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Development of an integrated model for earlier identification and provision of palliative care for patients of all diagnoses
  1. Charles Daniels1,
  2. Mark Dancy2,
  3. Temo Donovan3,
  4. Audrey Alimo3,
  5. David Smith4 and
  6. Lauren Berry5
  1. 1St Luke's Hospice, Harrow, UK
  2. 2Northwest London Hospitals trust, Brent, UK
  3. 3West London Cardiac Network, London, UK
  4. 4Brent PCT, London, UK
  5. 5St Luke's Hospice, Harrow, UK

Abstract

Introduction The National EOLC Strategy seeks to improve access to high quality palliation for patients of all diagnoses. One such group for which this is difficult is advanced heart failure.

Aim To use auspices of NHS Improvement to develop cross organisational integrated pathway for advanced heart failure (HF) to ensure better end of life care (EOL).

Results A. Retrospective audit identified 26 deceased patients known to the heart failure nurses. The majority had no EOL discussions or specialist palliative care and died in hospital. Most had multiple admissions with average length of stay of 31 days in last year of life.

B. Key stakeholders were brought together to develop a new pathway and tools which facilitated patient choice, addressed symptom management and anticipatory care planning.

C. Tools include

  • Tools for HF nurses

  • Patient and Carer assessment tool

  • ‘Trigger Tool’ to identify patients who are a ‘cause for concern’. Creates gateway for appropriate joint management between cardiology and SPC services.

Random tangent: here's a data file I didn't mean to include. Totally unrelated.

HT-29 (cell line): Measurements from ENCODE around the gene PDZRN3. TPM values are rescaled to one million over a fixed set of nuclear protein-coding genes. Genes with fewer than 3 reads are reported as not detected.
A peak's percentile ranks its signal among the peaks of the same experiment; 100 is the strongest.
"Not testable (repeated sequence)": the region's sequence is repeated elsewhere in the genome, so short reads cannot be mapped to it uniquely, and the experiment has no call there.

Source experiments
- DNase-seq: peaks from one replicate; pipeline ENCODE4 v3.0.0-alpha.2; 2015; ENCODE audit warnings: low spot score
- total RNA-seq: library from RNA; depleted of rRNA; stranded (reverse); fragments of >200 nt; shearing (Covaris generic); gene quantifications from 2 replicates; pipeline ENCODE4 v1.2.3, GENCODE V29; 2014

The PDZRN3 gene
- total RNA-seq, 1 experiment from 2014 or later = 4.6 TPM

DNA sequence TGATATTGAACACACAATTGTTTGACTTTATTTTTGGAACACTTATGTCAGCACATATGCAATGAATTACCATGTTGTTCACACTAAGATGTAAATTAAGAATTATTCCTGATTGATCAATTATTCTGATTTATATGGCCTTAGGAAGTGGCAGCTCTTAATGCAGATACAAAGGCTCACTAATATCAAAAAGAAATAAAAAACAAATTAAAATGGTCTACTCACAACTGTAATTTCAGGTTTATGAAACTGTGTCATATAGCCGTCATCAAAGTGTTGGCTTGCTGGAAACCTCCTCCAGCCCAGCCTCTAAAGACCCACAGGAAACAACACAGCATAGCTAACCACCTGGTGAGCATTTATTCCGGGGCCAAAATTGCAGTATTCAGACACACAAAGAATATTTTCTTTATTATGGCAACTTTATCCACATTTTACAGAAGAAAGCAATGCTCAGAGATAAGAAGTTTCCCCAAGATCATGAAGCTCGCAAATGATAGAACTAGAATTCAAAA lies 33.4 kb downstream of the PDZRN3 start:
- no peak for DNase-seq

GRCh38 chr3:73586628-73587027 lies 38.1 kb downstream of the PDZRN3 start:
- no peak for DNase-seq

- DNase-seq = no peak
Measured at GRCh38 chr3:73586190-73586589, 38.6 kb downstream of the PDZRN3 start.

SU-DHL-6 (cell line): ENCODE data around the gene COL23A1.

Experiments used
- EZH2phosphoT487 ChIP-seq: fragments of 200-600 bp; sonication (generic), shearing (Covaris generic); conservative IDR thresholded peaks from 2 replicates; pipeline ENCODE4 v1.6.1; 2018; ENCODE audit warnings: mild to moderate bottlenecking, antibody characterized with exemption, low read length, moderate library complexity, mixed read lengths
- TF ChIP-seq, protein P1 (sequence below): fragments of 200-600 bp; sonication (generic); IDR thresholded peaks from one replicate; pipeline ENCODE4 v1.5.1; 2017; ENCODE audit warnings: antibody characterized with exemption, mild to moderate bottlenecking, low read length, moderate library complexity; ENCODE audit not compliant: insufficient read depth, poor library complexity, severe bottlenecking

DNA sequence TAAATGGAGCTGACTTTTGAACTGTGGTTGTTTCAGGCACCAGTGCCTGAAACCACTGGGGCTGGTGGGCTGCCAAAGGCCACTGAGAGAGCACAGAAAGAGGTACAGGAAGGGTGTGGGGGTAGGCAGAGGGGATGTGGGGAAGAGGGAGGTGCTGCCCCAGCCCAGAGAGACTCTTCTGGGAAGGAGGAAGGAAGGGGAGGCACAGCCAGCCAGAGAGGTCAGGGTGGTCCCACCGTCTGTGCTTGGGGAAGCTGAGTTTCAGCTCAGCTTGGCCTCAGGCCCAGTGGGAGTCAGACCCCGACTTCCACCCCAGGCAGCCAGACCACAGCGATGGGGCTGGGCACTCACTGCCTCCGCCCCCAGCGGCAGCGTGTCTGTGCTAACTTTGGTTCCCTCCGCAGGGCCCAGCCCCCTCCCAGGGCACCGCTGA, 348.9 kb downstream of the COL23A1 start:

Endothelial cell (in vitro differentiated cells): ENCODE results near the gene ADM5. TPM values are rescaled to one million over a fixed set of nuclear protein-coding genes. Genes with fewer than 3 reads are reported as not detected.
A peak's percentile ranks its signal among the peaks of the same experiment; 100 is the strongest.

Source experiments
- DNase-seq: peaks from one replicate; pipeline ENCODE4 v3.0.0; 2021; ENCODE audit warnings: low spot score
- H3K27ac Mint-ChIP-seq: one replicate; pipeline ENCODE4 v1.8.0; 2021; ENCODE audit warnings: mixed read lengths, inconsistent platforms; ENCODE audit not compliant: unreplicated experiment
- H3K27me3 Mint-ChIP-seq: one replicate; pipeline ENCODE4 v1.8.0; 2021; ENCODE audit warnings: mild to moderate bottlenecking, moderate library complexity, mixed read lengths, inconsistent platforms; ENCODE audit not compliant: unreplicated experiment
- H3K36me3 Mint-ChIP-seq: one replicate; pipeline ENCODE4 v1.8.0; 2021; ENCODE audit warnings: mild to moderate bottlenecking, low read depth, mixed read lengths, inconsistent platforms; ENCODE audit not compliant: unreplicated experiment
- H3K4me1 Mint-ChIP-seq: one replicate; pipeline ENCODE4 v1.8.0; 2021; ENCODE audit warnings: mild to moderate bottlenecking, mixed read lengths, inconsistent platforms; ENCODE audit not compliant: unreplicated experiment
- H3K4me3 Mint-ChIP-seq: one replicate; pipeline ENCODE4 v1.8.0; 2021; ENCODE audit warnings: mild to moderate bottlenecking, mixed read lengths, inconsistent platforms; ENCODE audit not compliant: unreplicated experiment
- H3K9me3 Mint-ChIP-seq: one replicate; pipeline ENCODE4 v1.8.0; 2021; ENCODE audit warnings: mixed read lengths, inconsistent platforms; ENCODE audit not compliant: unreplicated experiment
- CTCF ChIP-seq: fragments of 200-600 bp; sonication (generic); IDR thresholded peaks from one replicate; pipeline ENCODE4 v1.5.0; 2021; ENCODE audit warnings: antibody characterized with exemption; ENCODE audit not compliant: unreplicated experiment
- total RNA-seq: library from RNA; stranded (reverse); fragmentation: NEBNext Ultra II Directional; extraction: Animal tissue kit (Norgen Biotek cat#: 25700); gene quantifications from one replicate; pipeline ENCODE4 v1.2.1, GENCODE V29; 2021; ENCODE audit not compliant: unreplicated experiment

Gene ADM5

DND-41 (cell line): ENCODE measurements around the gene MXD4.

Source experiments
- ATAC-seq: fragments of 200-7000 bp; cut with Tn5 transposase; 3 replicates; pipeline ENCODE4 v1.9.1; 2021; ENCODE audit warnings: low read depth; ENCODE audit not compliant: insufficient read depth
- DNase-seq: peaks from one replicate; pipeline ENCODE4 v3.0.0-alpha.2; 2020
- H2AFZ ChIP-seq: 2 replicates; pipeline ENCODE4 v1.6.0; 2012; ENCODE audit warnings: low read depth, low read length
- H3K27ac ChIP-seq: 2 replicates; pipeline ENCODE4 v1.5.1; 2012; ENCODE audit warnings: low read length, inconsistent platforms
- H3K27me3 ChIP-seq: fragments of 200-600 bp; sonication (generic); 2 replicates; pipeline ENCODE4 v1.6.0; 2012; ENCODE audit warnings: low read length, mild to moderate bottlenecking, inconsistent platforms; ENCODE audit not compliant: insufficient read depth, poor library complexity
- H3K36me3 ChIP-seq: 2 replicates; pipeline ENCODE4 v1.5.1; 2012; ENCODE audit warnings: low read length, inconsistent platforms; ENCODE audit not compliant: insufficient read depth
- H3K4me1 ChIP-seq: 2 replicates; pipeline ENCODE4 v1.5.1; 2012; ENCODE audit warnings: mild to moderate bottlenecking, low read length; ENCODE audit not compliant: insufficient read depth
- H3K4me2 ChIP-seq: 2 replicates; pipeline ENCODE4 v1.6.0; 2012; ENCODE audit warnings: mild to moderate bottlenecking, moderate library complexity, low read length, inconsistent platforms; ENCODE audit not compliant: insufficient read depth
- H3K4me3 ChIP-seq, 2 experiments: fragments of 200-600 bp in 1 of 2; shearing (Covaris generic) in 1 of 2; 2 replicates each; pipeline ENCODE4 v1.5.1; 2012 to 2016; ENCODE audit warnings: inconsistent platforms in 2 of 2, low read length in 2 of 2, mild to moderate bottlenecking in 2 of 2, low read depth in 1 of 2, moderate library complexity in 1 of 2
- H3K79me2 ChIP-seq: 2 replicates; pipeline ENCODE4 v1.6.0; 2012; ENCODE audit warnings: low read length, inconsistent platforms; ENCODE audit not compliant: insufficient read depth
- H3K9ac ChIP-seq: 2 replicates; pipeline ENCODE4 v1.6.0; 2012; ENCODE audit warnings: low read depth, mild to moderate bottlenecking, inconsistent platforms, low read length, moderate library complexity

• Aide memoire for action following identification of patients

  • Home management folder.

D. Key features of pathway

  • Monthly advanced heart failure forum. Enables hospital /community heart failure nurses to discuss patients identified as ‘cause for concern’ with cardiologists and agree CLEAR action plan. Palliative care input to forum is planned

  • Bi-monthly meetings between palliative care nurses and community HF nurses

  • Joint Heart Failure clinic.

E. Re-audit revealed

  • Increased use of specialist palliative care services, for example, homecare, day care, hospice and hospice at home

  • Increased EoL discussions with HF nurses

  • Increase in documented preferred place of care and achievement of death in PPC

  • Reduced hospital deaths.

Conclusion Cross organisational work can develop shared pathways, tools and training which improve care for end stage HF and improve skills of HF nurses.

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